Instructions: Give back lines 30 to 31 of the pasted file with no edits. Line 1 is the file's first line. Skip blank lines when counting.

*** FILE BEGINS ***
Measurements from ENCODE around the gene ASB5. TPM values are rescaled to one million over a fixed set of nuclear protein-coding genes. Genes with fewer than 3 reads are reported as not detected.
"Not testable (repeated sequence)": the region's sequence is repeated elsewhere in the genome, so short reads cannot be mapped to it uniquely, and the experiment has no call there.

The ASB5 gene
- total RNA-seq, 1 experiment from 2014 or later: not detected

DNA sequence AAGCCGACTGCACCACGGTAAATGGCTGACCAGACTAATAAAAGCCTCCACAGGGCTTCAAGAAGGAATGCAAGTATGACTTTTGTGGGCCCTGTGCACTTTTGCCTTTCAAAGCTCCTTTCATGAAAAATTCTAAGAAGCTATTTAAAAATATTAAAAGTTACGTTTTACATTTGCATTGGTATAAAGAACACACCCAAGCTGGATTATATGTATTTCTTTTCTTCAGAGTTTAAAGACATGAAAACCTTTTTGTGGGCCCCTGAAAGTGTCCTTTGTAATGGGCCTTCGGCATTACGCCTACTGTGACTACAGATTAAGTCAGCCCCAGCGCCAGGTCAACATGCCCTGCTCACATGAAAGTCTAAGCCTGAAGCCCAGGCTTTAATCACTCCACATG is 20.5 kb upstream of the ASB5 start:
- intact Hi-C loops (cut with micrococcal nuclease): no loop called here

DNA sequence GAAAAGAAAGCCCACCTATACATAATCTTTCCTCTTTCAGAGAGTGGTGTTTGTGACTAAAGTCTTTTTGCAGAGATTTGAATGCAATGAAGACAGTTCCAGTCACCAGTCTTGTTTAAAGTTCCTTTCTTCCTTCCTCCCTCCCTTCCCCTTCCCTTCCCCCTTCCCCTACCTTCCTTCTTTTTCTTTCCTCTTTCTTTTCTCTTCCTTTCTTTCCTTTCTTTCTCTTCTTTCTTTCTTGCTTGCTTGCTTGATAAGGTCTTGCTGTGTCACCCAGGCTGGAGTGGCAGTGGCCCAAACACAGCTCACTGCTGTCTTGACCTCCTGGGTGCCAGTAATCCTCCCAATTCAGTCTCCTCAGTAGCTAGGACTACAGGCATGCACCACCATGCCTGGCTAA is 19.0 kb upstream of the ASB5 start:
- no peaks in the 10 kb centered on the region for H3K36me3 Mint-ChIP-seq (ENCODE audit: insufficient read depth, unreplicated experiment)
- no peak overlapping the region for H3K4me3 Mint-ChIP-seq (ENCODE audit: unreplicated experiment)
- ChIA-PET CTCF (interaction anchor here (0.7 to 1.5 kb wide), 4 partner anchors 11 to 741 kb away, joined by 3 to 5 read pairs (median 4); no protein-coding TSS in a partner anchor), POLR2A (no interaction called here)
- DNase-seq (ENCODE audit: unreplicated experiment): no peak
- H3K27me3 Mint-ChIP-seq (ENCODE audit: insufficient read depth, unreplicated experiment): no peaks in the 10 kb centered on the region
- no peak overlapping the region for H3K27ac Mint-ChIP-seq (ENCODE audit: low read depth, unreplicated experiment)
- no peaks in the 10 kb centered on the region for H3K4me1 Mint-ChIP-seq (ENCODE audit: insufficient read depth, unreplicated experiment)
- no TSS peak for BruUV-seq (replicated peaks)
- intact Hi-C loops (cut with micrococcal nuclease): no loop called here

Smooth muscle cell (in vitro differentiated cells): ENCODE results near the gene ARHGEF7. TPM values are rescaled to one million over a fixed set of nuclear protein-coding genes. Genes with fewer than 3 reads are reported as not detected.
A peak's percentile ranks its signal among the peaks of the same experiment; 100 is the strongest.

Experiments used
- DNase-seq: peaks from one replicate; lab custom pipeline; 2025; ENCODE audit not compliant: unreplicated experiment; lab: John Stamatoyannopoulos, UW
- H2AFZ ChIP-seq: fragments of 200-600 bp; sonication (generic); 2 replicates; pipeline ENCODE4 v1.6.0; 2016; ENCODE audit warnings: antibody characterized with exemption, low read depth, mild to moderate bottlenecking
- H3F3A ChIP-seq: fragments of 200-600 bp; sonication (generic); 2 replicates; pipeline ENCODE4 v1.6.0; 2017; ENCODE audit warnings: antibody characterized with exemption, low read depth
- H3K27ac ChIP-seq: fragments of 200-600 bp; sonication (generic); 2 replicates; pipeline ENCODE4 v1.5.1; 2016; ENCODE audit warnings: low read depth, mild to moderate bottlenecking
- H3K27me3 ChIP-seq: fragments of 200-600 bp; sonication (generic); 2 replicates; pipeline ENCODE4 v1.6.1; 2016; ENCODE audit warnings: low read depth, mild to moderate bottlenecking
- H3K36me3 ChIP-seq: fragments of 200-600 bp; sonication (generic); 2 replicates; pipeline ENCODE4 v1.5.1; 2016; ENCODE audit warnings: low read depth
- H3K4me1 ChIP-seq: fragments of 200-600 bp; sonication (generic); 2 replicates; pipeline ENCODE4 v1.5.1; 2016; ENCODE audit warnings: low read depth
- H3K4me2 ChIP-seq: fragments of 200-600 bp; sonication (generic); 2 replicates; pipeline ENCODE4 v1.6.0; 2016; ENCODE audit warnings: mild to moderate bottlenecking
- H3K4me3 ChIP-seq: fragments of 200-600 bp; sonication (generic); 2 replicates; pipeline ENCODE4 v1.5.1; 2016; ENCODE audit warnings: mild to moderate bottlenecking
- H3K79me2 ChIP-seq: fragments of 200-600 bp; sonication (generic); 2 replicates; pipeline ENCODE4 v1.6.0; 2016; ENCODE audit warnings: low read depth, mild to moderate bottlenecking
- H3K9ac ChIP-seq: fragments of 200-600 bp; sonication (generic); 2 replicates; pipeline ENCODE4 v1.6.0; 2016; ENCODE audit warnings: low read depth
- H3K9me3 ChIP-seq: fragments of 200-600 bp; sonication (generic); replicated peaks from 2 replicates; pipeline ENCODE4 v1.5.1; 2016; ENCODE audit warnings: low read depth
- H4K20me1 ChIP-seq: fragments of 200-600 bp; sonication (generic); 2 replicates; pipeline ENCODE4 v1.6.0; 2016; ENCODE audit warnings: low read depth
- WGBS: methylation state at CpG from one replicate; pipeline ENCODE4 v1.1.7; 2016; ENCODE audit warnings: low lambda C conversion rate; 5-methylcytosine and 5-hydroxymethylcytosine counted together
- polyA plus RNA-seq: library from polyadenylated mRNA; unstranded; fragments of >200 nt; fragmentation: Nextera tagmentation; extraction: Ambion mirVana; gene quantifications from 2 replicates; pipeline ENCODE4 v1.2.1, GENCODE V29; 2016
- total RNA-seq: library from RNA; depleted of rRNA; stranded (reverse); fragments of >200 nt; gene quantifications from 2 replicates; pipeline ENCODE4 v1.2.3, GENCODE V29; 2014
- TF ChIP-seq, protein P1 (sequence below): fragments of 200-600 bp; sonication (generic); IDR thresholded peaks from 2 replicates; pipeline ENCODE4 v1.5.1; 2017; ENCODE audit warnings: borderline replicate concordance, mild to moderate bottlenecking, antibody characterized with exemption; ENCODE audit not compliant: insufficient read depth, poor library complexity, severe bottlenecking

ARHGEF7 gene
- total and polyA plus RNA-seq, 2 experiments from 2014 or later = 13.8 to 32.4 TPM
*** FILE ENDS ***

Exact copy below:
- H3K9ac ChIP-seq: fragments of 200-600 bp; sonication (generic); 2 replicates; pipeline ENCODE4 v1.6.0; 2016; ENCODE audit warnings: low read depth
- H3K9me3 ChIP-seq: fragments of 200-600 bp; sonication (generic); replicated peaks from 2 replicates; pipeline ENCODE4 v1.5.1; 2016; ENCODE audit warnings: low read depth